# Don't Let Yourself Park in the Comfort Zone

Parking in the Comfort Zone

Most of us have, in our house, a thermostat that regulates the temperature. When it gets a bit too warm, the air conditioning kicks on to bring the temperature down to an acceptable range. When the temperature drops below a comfortable point, the heater comes on to bring the room temperature up to a more comfortable level. The 'comfort zone' is the range of temperature that is not too hot and not too cold; just comfortable.

"Complacency, in our fast-paced competitive world, can be fatal to business and severely limit personal and professional growth."

Our personal 'comfort zone' is where we are comfortable in what we are doing in our jobs, our lives, our experiences. It is when we have no feelings of risk or anxiety. Some call it 'being comfortable'. Some would call it 'a rut'.

Each of us has our own personal comfort zone. We have built-in 'thermostats' that regulate our level of anxiety, fear, discomfort. In the areas of our knowledge, skills, habits and attitude, when we step outside our normal, existing boundaries, we begin to feel a bit anxious. Our natural tendency is to pull back.

Try this: fold your arms. Now, fold them the other way. How did that make you feel? Felt a bit unnatural, didn't it? That's why we usually stay within our comfort zone. When we try something new, we often feel uneasy about it, and frequently pull back. The security feels good.

The downside of all this is that always staying in our comfort zone can be very limiting. The world passes us by as we stagnate. Complacency, in our fast-paced competitive world, can be fatal to business and severely limit personal and professional growth. If we are not learning, trying new things and growing, our jobs and businesses may be deteriorating.

How do we step out of the comfort zone? Before you just throw all caution to the wind, try some simple things. Drive home a different route. Shop at a different grocery store. Order something from the menu that you've never tried before. Sleep on the other side of the bed.

Make a conscious effort to experiment. Let yourself feel the adrenaline level rise a bit. Allow your anxiety level to increase. Feel your heart rate and breathing going faster. The adrenaline is your body's natural drug that, in moderation, makes you sharp, creative, and quick. It creates the feeling of excitement and exhilaration that comes from trying something new. Recognize that it also can be scary and stressful. Some stress is useful. Too much can be harmful. Some stress provides energy. Too much stress causes distress and can lead to burnout if done to extreme.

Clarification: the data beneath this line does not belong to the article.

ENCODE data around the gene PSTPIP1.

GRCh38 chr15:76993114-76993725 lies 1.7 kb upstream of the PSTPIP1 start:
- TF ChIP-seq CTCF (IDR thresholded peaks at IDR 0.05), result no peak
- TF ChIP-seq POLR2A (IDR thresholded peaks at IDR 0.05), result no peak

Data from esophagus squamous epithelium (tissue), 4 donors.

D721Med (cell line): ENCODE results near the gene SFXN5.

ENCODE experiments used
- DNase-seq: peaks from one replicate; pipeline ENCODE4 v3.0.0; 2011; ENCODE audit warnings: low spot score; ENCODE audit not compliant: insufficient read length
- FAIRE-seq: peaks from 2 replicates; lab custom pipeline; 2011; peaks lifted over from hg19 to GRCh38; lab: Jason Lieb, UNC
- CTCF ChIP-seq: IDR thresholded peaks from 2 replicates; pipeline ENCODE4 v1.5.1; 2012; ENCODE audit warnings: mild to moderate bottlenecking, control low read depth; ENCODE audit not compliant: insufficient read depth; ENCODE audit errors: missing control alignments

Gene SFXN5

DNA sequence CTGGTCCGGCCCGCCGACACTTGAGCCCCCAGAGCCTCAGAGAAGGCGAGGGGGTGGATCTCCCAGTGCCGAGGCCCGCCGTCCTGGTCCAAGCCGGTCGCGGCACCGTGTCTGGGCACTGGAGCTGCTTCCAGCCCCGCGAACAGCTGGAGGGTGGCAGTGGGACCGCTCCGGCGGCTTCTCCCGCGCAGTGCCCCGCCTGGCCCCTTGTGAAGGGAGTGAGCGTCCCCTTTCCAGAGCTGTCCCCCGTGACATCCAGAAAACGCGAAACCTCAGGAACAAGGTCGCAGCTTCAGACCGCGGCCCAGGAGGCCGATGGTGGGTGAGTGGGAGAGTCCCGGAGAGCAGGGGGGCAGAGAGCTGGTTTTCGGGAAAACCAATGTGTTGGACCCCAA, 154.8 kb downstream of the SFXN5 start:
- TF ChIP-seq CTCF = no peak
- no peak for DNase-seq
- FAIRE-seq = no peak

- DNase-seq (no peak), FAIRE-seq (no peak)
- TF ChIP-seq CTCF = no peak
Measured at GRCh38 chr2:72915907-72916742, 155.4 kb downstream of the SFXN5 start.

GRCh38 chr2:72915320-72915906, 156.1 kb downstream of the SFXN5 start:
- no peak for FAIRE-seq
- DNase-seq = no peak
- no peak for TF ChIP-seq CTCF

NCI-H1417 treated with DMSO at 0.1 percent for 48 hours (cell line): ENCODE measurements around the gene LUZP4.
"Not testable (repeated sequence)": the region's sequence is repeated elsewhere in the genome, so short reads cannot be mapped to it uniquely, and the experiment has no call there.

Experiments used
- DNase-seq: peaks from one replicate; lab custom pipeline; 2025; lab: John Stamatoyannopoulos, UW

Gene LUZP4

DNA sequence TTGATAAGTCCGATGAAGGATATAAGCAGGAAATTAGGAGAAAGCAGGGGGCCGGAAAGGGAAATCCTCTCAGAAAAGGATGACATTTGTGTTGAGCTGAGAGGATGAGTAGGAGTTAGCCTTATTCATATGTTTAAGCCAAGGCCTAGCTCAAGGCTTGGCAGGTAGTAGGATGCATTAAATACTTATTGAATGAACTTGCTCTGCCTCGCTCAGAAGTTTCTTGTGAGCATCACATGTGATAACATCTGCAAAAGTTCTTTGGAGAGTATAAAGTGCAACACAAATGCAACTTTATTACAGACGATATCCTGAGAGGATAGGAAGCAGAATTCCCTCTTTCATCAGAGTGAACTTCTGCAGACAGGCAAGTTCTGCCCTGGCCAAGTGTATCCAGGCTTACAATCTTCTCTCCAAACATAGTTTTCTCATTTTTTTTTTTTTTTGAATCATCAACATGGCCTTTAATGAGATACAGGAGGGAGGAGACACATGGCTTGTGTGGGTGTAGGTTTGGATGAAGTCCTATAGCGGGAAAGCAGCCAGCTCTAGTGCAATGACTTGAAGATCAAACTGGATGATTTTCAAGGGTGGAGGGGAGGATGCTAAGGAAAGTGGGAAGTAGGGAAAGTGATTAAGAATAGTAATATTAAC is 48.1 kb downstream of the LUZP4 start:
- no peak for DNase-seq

Why would we want to give ourselves the stress of stepping outside the comfort zone? Because that's where growth takes place. Just like a muscle gets stronger when we exercise it outside its normal range of use, we get stronger when we get out of our rut. And just like our muscles, once we stretch beyond our current capabilities, we don't ever go back to our original dimensions.

As we try new things, we gain confidence. Confidence makes us feel powerful and good. And when we are confident that we can survive new ideas, we allow ourselves to try even more new things.

What's the limit? Obviously, we need to be realistic in our risk management. The most successful people think through the possible outcomes of taking a risk. Then they prepare for how they would deal with each. Successful people take risks, but they are not foolhardy or stupid.

What are some higher level activities that could add to your personal and professional growth? Here's my challenge to you. Make a list of 50 things that, if you really were successful in doing them, you would be a better person or a better company. Things like give a speech (oh no!), write and publish an article, start an exercise program, meditate daily, teach a class, feed a homeless person, volunteer, climb a mountain, learn to play a new musical instrument, sign up for a dance class, try for that promotion, and so on.

Then, from your list, choose one or two that you are willing to do within the next 90 days. Schedule this one or two new activities, then go for it. Afterward, choose one or two more and do it again. Make personal and professional growth a lifelong habit.